I know I was not alone in regularly reading “The Public Square,” Father Richard John Neuhaus’ essay in his journal, First Things, and wondering how he did it.
It was page after page after page of acerbic insights about the religious news of the day, sharp critiques of those he disagreed with, numerous books reviews (of the most demanding books), harsh assessments of the secular press, and Neuhaus’ clear and unafraid declarations of faith.
“The Public Square” was really among the first blogs — a rolling vision of the world around Richard John Neuhaus.
I asked Neuhaus a few years ago, before he gave a talk at St. Joseph’s Seminary in Yonkers, just how he did “The Public Square.” He smiled politely and said something about working all the time. It was a question he had heard before.
He died this morning at 72, apparently succumbing to side effects from cancer. I saw Neuhaus at Cardinal Avery Dulles’ funeral, only a couple of weeks ago. When I pointed out that he had walked in, someone commented that Neuhaus had aged tremendously and was hardly recognizable. Now we know the end was near.
Let’s be honest: Most people never heard of Neuhaus. He wasn’t really a public figure, in the modern celebrity sense.
But among those who care about Catholic thought, the larger realm of Christian thought, the political school of thinking that’s become known as neo-conservativism, and the role of religion in the public square, he was really an intellectual giant.
Like Dulles, he had an unusual and interesting back story.
He was born to a Lutheran minister in Canada and became a Lutheran minister himself. During the 1960s, he served a poor church in Bed-Stuy and became known as a progressive and an opponent of the war in Vietnam. He later started turning to the right. He converted to Catholicism in 1990 and was ordained a priest by his friend Cardinal O’Connor.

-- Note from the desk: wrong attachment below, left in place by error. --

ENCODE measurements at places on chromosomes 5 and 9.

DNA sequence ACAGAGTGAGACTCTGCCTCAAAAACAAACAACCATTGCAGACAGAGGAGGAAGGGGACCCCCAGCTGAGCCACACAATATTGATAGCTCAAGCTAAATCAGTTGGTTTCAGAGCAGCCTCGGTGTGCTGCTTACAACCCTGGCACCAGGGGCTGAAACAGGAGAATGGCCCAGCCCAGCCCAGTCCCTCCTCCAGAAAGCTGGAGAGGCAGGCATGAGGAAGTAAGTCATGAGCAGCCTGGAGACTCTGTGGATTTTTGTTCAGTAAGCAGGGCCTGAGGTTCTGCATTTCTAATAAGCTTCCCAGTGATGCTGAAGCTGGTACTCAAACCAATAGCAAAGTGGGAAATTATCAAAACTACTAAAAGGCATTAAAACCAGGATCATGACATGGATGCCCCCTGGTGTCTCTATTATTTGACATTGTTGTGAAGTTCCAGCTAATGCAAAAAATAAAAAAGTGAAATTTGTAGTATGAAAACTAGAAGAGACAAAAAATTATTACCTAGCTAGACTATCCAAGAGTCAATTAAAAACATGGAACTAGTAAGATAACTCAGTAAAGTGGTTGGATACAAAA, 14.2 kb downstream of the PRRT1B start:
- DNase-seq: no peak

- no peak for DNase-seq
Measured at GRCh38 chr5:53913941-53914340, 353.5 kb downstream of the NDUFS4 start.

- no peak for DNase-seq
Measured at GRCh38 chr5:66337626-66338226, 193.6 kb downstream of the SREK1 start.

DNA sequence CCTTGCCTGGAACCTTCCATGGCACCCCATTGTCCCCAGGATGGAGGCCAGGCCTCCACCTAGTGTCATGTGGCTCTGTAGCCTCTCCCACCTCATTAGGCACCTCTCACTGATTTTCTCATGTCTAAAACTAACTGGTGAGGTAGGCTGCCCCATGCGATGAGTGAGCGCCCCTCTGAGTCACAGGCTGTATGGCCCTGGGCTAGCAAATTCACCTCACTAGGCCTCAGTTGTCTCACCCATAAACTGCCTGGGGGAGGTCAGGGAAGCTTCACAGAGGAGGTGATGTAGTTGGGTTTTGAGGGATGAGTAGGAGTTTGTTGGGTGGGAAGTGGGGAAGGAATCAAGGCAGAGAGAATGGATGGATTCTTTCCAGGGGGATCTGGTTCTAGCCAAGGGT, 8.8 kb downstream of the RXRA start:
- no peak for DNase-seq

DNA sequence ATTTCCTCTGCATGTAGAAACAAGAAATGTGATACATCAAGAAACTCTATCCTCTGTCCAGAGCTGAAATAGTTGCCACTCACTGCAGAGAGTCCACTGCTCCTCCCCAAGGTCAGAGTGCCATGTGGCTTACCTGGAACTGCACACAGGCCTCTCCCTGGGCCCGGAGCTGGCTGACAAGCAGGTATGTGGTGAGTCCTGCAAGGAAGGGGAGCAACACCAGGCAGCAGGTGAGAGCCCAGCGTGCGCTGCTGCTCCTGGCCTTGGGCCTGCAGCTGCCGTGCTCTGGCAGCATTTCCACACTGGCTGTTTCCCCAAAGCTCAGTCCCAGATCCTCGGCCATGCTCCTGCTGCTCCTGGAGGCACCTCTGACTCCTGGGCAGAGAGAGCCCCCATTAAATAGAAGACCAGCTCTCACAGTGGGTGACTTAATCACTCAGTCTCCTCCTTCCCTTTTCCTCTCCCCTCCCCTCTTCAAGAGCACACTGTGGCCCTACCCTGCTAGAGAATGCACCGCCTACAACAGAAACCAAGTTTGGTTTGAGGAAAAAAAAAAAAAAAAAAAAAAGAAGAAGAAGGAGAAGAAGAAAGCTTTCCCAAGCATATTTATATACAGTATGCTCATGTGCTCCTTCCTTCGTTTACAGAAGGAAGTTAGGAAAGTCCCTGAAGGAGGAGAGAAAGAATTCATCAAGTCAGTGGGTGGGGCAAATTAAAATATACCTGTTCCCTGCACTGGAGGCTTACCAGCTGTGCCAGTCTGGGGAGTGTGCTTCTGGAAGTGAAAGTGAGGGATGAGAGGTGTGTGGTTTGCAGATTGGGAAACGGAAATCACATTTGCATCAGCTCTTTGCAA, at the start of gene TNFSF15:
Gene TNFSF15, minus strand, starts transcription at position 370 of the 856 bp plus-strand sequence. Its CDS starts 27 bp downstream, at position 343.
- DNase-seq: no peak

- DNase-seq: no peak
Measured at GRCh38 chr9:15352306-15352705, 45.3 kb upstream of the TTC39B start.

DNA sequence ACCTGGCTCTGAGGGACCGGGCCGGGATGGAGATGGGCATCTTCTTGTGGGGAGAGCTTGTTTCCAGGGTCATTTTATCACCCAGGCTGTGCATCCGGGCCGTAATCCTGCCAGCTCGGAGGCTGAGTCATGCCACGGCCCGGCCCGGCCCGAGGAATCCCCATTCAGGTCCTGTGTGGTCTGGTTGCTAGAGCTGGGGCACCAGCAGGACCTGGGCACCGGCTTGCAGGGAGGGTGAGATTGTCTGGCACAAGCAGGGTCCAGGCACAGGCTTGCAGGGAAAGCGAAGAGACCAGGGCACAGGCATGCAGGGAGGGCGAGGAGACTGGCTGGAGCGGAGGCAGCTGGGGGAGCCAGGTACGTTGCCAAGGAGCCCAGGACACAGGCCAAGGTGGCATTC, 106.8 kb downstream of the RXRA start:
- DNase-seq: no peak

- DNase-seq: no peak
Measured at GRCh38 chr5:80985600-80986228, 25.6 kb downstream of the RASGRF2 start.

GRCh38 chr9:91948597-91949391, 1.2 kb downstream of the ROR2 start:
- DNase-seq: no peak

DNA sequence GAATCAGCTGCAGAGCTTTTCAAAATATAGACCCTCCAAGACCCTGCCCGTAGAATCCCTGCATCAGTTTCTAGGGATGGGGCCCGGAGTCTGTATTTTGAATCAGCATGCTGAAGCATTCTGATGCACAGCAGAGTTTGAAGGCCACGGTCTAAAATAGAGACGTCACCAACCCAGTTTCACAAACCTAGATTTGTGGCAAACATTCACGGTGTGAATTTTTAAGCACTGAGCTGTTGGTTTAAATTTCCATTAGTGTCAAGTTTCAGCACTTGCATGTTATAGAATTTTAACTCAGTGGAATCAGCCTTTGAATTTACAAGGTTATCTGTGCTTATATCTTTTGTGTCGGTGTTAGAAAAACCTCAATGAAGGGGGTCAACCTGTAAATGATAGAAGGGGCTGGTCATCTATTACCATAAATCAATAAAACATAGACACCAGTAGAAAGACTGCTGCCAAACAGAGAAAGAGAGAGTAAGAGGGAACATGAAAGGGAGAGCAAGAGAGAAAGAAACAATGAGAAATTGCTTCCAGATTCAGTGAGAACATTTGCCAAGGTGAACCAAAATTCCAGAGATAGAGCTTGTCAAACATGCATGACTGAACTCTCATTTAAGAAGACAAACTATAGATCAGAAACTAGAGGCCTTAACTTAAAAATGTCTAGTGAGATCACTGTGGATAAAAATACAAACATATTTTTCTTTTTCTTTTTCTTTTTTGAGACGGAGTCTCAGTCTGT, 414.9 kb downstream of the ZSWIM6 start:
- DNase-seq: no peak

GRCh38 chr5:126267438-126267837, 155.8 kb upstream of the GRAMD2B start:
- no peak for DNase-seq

He remained a New York priest, putting out First Things from NYC.
Together with his buddies George Weigel and Michael Novak, Neuhaus became a leading voice for neo-conservativism — in religion, politics and society. He pushed for closer relations between Catholics and evangelicals so they could work together on abortion and other issues. He had little patience for mainline Protestants and others who he saw as watering down Christian truth.
When he spoke at St. Joseph’s in 2005 about why Catholics do not share Communion with most other Christians — an obstacle to Christian “unity” according to some — he said: “The only unity pleasing to God, and the only unity we can rightly pray for, is unity in the truth.”
He became very ill about a decade ago and nearly died. When he recovered, he wrote about it in “As I Lay Dying: Meditations About Returning.”
Neuhaus took a strong position on everything. When the clerical sex-abuse crisis unfolded, he blamed a generation of weak bishops for letting the wrong men become priests. He insisted that many abuse cases had nothing to do with pedophilia, but arose from gay priests abusing young teenagers. He also rarely failed to take a shot at the secular press for being anti-Catholic or anti-religion.
He loved to write and he loved to argue. As they say, he didn’t suffer fools. He made his case for faith as he saw it, even if it meant rhetorically punching someone in the mouth.
I loved to read him. But I always hoped he would never get mad at me.